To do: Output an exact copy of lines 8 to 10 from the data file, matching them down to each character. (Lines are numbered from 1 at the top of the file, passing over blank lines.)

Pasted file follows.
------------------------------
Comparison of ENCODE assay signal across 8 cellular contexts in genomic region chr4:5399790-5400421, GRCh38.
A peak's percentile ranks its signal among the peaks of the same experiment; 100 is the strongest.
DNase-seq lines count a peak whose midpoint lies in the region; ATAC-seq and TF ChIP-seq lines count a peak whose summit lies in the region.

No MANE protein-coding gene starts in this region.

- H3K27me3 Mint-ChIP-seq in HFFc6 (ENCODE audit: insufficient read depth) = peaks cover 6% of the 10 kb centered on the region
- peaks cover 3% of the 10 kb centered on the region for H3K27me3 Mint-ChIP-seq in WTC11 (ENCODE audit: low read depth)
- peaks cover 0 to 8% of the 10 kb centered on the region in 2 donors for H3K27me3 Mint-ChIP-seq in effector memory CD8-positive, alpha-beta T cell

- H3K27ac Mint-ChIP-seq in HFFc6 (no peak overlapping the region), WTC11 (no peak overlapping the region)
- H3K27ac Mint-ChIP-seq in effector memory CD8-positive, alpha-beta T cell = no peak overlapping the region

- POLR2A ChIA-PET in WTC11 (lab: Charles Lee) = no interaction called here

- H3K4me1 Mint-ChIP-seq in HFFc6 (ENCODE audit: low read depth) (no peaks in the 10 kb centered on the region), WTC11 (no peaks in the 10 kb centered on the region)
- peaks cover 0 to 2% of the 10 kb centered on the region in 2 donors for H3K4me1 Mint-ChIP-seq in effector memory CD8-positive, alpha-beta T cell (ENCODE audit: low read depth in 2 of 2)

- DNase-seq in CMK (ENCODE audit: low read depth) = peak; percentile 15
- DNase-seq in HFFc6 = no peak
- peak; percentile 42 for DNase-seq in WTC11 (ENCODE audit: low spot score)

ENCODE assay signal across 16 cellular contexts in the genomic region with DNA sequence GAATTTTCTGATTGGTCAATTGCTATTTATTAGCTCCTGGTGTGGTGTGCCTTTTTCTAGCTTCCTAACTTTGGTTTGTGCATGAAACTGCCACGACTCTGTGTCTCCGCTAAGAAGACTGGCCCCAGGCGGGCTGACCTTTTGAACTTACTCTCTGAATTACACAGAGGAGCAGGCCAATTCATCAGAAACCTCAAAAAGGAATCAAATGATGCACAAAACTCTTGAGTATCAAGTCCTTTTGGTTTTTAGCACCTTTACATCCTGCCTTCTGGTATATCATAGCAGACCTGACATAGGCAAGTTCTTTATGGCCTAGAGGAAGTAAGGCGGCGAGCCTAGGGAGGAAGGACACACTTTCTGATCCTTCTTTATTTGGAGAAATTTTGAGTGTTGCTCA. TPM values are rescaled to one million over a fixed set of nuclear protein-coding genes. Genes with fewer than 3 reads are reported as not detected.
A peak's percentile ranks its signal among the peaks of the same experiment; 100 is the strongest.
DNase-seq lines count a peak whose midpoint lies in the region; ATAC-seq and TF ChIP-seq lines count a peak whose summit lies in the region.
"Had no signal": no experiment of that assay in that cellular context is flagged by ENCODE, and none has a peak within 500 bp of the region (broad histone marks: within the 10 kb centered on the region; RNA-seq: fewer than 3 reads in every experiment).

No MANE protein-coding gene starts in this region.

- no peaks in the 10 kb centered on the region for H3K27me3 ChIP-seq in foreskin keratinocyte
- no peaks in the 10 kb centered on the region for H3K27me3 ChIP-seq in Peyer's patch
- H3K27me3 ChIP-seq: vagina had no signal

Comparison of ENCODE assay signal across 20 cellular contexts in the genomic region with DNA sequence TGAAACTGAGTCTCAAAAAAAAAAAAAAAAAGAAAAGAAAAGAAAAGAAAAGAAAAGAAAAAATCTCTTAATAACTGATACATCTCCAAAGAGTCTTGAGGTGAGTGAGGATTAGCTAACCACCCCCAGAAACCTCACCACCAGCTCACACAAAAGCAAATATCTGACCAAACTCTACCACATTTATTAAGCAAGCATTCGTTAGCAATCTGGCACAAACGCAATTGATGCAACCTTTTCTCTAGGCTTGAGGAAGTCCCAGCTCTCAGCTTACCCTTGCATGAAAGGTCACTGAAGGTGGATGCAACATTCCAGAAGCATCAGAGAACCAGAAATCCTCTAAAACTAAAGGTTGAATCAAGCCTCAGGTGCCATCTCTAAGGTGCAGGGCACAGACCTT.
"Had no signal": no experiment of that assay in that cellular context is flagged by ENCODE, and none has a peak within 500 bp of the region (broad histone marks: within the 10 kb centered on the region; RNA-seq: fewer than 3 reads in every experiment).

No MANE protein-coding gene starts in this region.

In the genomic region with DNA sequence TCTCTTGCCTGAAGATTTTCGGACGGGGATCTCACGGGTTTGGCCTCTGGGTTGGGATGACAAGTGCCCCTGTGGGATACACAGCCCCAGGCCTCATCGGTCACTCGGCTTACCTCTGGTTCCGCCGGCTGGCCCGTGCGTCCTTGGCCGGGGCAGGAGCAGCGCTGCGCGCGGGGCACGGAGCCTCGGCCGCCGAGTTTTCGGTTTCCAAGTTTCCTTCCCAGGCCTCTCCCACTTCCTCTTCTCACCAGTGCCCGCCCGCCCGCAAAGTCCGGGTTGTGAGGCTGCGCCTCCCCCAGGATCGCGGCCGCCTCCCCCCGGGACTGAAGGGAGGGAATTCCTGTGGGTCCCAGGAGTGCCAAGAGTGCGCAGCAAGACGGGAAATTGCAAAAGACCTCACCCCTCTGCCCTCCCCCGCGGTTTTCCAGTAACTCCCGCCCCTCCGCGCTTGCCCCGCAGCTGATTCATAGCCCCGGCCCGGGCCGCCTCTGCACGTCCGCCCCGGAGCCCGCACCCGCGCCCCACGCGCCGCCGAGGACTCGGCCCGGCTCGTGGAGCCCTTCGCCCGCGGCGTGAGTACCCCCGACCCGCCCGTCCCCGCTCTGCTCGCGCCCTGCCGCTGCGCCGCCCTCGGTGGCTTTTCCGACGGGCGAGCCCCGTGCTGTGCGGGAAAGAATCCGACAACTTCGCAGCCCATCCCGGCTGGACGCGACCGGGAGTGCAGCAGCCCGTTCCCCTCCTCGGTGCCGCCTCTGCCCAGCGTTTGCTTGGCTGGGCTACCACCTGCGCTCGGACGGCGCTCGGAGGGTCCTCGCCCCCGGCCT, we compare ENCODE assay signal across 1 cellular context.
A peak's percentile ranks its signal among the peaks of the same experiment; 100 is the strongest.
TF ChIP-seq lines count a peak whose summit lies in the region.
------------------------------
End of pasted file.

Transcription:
- H3K27ac Mint-ChIP-seq in HFFc6 (no peak overlapping the region), WTC11 (no peak overlapping the region)
- H3K27ac Mint-ChIP-seq in effector memory CD8-positive, alpha-beta T cell = no peak overlapping the region

- POLR2A ChIA-PET in WTC11 (lab: Charles Lee) = no interaction called here